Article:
Earlier this year, 13 May, US President Joe Biden gave his “a great day” speech. He was tempted, it was clear from his body language and the wide smile on his face, to declare victory over the coronavirus pandemic. He stopped short of that but nevertheless he indicated the fight may be over soon.
The Biden almost there speech followed the famous recommendation the evening earlier by the CDC, the US Center for Disease Control and Prevention, to end the mandatory face mask wearing indoors as new infection cases in the US continued to decline. In that month, daily cases were averaging at less than 30,000.
“I think it’s a great milestone. A great day,” Biden said in his address to the nation, adding that the was “made possible by the extraordinary success we’ve had in vaccinating so many Americans so quickly.”
Three months later, Biden couldn’t be further from the reality on the ground. He somehow reminded me of the famous George W. Bush’s ‘Mission Accomplished’ speech from the aircraft carrier USS Abraham Lincoln on 1 May 2003, when he declared victory in Iraq 5 weeks after the beginning of the US invasion of Iraq in March that year. Little he knew that 18 years later, his country would be fighting old regime residues and few other terrorist groups intent on killing as many Iraqi and Americans as possible.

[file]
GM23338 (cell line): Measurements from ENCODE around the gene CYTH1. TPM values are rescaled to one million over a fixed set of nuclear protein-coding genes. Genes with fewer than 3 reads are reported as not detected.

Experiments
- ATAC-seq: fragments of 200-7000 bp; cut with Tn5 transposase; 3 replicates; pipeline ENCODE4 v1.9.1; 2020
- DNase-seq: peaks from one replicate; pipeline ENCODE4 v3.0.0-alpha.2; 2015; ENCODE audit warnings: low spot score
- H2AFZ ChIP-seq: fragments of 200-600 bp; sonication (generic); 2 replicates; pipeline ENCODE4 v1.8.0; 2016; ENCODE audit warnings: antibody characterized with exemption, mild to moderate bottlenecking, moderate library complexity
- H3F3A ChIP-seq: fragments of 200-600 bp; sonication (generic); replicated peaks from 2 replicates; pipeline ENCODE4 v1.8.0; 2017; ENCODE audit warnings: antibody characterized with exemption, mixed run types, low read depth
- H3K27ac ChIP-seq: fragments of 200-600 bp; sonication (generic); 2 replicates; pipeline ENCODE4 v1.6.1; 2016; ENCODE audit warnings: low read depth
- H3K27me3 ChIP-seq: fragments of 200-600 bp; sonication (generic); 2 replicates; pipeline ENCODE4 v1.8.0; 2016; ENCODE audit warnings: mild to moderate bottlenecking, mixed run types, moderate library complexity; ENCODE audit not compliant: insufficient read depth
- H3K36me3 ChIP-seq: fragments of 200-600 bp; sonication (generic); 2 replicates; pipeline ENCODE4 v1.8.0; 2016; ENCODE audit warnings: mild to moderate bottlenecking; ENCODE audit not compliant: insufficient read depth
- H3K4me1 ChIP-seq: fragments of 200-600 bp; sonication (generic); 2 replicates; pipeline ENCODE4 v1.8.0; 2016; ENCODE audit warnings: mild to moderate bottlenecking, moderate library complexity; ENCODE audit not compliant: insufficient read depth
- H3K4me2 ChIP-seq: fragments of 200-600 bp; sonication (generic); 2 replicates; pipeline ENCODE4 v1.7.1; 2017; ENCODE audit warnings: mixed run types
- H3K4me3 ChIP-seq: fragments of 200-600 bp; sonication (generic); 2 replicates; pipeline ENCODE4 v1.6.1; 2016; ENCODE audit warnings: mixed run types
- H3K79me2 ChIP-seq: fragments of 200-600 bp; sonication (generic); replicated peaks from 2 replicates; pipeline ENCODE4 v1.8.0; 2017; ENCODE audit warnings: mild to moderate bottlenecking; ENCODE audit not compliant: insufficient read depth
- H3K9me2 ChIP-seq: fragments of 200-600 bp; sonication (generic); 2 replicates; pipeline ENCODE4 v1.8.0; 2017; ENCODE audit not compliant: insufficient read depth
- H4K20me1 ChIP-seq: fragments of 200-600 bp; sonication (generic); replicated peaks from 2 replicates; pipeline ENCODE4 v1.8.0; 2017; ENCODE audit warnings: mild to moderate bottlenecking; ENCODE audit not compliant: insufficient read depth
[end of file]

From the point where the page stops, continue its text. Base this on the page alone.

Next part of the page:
Indoor masks mandated again
Today, and despite the high rate of vaccination in the US, COVID-19 cases are on the rise, indoor masks are being mandated again by several states and schools are reluctant to invite students to come to classes, which will start in the first week of September. On Friday, the US registered 155,297 new cases and 800 deaths. According to the World Health Organisation, there were 721,000 new cases worldwide on Friday.
It wasn’t just Biden and his CDC that got it wrong. The global consultant firm, McKinsey & Company released a policy note on the last week of March claiming that the fall in cases, globally “signals a new dawn in the fight against the disease.” The note said that vaccines are “proving effective and rapidly scaling, bending the curve in many geographies,” adding that “many aspects of social and economic life [will] return to the pre-pandemic normal life” by the second quarter of 2021, particularly in the US and the UK.